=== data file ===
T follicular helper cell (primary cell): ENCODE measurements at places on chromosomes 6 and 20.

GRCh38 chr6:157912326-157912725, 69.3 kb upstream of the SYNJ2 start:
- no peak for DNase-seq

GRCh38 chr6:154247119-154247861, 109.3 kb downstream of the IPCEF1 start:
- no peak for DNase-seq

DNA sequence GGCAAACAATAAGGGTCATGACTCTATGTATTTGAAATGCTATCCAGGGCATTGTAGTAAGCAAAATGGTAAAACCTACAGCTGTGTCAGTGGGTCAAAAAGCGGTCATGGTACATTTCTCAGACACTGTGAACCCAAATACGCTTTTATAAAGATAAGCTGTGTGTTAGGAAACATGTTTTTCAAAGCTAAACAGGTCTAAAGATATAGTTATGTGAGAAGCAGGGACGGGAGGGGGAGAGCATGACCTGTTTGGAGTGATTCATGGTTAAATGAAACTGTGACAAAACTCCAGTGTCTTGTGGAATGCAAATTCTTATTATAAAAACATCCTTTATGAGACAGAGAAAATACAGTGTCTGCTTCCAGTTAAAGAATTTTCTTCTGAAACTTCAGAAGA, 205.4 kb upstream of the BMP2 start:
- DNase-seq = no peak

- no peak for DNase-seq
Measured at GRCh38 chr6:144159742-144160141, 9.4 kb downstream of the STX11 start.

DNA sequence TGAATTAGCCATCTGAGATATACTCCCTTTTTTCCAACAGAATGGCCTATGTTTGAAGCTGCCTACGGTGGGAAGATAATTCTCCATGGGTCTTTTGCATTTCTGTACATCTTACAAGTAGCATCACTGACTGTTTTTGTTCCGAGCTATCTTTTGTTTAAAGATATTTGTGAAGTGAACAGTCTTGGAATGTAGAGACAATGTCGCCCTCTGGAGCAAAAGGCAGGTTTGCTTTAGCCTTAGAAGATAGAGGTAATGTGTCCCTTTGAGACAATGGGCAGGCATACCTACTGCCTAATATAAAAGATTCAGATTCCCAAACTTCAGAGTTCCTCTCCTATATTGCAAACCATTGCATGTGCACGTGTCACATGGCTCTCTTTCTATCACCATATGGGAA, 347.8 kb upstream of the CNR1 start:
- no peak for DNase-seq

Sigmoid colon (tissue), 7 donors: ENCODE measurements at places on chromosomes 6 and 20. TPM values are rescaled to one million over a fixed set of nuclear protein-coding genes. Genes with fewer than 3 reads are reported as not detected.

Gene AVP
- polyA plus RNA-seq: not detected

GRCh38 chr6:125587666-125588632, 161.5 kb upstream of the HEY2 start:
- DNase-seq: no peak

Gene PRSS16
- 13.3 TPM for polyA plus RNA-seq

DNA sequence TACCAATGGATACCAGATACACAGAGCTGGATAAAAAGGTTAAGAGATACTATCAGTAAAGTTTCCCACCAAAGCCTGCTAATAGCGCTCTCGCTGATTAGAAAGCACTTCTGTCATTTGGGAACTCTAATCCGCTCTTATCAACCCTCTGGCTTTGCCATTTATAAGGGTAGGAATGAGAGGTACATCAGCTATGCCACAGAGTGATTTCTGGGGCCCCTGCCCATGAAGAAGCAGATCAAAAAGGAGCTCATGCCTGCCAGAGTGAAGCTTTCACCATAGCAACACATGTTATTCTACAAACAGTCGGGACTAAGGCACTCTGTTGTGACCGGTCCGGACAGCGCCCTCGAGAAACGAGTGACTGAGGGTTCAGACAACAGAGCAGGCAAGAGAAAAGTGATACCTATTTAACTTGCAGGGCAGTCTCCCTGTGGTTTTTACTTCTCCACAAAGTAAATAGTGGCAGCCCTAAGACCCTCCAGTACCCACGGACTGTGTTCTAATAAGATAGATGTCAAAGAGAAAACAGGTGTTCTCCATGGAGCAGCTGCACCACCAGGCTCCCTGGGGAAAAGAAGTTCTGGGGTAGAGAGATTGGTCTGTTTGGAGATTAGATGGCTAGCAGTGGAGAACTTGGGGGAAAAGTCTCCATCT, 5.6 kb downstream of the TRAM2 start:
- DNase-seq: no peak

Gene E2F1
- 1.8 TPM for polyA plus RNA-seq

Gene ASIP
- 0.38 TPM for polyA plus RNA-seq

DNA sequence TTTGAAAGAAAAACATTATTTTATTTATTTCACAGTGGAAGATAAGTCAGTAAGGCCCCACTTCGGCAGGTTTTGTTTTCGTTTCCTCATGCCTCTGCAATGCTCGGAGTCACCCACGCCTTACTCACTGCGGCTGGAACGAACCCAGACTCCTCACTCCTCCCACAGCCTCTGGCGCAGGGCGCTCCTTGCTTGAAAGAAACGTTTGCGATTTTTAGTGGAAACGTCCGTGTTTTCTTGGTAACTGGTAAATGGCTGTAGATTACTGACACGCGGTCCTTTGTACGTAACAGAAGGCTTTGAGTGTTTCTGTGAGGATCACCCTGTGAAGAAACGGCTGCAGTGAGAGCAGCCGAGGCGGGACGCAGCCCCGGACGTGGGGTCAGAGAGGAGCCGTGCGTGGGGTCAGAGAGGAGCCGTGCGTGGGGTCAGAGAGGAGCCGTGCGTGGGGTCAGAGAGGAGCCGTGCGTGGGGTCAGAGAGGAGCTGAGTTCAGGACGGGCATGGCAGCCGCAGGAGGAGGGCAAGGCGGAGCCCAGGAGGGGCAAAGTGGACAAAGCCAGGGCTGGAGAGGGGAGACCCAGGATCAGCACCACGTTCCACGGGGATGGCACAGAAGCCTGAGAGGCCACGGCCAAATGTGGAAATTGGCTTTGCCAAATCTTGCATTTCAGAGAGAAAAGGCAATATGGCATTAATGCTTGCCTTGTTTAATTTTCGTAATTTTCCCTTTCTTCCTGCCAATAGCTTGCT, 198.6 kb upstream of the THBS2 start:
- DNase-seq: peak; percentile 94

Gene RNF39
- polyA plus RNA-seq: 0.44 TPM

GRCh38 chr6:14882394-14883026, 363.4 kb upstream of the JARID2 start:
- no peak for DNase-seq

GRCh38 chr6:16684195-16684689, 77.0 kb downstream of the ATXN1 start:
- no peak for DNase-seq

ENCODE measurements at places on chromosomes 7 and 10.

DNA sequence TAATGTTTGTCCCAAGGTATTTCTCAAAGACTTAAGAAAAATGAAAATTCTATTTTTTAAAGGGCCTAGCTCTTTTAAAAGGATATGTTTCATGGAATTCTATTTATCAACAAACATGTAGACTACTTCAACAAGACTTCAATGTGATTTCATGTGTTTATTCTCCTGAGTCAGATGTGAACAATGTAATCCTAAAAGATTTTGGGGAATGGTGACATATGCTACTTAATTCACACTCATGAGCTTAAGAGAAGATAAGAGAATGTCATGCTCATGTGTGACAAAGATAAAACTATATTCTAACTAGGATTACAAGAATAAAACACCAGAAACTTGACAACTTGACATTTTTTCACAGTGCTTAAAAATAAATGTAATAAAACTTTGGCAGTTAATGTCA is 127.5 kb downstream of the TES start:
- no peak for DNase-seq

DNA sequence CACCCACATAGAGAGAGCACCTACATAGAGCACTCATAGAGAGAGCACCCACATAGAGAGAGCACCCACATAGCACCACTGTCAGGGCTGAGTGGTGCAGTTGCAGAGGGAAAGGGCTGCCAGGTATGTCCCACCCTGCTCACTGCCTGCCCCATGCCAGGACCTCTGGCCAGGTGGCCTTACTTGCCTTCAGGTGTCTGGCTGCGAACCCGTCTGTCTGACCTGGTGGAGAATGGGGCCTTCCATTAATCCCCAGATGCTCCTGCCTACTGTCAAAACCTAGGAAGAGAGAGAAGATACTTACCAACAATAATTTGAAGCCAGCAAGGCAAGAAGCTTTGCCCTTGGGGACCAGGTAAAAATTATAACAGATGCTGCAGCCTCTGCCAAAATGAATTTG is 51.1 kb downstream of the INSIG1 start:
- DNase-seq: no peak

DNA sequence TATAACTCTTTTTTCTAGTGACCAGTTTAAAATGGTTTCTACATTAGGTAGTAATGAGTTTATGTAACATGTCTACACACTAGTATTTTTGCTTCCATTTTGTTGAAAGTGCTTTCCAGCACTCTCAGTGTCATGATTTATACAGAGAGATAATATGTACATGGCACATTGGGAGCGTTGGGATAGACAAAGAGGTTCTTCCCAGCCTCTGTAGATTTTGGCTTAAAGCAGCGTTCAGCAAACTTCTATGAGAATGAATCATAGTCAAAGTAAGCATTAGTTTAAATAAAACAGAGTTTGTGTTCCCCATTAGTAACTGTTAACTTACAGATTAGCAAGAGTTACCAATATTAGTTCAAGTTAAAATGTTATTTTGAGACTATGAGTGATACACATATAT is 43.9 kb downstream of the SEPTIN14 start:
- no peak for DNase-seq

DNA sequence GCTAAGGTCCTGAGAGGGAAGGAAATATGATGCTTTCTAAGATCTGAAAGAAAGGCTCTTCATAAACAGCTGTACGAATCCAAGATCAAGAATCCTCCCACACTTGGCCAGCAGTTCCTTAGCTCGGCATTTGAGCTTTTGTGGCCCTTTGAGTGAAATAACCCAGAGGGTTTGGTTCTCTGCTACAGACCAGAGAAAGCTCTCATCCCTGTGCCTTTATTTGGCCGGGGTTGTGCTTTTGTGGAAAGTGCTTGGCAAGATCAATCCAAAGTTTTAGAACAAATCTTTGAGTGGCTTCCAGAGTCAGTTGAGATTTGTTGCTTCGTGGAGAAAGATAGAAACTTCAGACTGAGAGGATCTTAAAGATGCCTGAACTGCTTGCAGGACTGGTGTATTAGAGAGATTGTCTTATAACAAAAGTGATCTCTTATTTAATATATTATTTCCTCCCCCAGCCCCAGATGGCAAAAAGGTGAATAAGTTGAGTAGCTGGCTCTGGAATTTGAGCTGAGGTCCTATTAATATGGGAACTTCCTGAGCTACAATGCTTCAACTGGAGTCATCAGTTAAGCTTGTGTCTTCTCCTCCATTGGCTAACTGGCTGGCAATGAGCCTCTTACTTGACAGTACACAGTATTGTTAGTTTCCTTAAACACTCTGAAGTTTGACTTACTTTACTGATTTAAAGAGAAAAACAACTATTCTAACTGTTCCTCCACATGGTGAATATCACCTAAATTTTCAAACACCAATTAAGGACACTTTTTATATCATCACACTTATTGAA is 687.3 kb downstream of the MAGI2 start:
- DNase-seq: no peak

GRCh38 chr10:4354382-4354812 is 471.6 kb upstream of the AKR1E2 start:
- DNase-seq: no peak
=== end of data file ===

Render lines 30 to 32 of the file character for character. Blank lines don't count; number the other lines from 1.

- no peak for DNase-seq

GRCh38 chr6:16684195-16684689, 77.0 kb downstream of the ATXN1 start:
- no peak for DNase-seq